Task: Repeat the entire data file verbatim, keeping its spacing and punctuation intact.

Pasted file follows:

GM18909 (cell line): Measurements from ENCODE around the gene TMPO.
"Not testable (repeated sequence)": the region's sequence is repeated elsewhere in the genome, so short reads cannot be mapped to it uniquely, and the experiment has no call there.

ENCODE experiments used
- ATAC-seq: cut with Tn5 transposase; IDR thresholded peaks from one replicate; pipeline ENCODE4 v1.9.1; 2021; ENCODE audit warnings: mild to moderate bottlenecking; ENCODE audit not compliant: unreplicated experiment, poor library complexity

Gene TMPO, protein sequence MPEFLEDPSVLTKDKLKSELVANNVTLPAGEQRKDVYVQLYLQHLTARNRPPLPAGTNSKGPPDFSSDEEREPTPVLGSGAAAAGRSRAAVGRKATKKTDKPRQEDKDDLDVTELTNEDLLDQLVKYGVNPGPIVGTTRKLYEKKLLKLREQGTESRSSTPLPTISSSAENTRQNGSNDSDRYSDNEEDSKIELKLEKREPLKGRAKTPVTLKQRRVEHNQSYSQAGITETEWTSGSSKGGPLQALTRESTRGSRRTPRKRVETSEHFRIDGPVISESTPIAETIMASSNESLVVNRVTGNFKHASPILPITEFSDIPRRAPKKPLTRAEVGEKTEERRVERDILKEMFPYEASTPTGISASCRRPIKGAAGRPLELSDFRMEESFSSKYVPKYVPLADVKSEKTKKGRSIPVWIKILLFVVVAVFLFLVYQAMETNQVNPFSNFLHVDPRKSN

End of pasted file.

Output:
GM18909 (cell line): Measurements from ENCODE around the gene TMPO.
"Not testable (repeated sequence)": the region's sequence is repeated elsewhere in the genome, so short reads cannot be mapped to it uniquely, and the experiment has no call there.

ENCODE experiments used
- ATAC-seq: cut with Tn5 transposase; IDR thresholded peaks from one replicate; pipeline ENCODE4 v1.9.1; 2021; ENCODE audit warnings: mild to moderate bottlenecking; ENCODE audit not compliant: unreplicated experiment, poor library complexity

Gene TMPO, protein sequence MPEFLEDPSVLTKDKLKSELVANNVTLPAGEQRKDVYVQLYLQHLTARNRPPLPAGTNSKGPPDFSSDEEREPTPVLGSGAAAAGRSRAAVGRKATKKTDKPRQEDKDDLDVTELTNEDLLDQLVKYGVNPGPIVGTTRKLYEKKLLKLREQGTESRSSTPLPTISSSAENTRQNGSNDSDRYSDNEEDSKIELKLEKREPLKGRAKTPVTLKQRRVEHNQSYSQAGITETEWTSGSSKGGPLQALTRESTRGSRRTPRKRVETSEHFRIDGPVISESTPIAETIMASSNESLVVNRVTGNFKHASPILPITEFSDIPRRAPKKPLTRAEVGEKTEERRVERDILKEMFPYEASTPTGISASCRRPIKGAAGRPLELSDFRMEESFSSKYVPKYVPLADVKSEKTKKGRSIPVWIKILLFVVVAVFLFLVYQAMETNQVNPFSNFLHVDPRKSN